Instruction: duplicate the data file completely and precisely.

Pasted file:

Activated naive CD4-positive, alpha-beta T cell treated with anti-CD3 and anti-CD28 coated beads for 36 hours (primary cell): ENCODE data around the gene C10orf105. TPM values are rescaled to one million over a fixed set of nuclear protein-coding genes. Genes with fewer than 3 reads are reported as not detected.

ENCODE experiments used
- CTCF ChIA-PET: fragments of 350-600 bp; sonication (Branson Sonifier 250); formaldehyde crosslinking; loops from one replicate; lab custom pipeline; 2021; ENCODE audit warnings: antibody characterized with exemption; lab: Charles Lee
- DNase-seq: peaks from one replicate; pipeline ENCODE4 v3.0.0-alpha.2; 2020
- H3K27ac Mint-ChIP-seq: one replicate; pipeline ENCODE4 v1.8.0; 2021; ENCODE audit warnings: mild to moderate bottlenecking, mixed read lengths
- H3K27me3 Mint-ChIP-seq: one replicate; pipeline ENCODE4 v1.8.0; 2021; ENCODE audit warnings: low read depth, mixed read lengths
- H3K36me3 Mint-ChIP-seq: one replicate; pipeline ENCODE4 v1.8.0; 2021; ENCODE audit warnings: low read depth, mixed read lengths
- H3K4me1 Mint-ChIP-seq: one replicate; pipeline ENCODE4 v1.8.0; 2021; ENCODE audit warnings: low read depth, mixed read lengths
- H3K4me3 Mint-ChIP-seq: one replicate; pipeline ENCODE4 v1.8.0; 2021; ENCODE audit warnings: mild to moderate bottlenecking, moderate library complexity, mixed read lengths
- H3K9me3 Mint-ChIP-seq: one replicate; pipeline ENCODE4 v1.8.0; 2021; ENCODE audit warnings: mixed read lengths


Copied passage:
Activated naive CD4-positive, alpha-beta T cell treated with anti-CD3 and anti-CD28 coated beads for 36 hours (primary cell): ENCODE data around the gene C10orf105. TPM values are rescaled to one million over a fixed set of nuclear protein-coding genes. Genes with fewer than 3 reads are reported as not detected.

ENCODE experiments used
- CTCF ChIA-PET: fragments of 350-600 bp; sonication (Branson Sonifier 250); formaldehyde crosslinking; loops from one replicate; lab custom pipeline; 2021; ENCODE audit warnings: antibody characterized with exemption; lab: Charles Lee
- DNase-seq: peaks from one replicate; pipeline ENCODE4 v3.0.0-alpha.2; 2020
- H3K27ac Mint-ChIP-seq: one replicate; pipeline ENCODE4 v1.8.0; 2021; ENCODE audit warnings: mild to moderate bottlenecking, mixed read lengths
- H3K27me3 Mint-ChIP-seq: one replicate; pipeline ENCODE4 v1.8.0; 2021; ENCODE audit warnings: low read depth, mixed read lengths
- H3K36me3 Mint-ChIP-seq: one replicate; pipeline ENCODE4 v1.8.0; 2021; ENCODE audit warnings: low read depth, mixed read lengths
- H3K4me1 Mint-ChIP-seq: one replicate; pipeline ENCODE4 v1.8.0; 2021; ENCODE audit warnings: low read depth, mixed read lengths
- H3K4me3 Mint-ChIP-seq: one replicate; pipeline ENCODE4 v1.8.0; 2021; ENCODE audit warnings: mild to moderate bottlenecking, moderate library complexity, mixed read lengths
- H3K9me3 Mint-ChIP-seq: one replicate; pipeline ENCODE4 v1.8.0; 2021; ENCODE audit warnings: mixed read lengths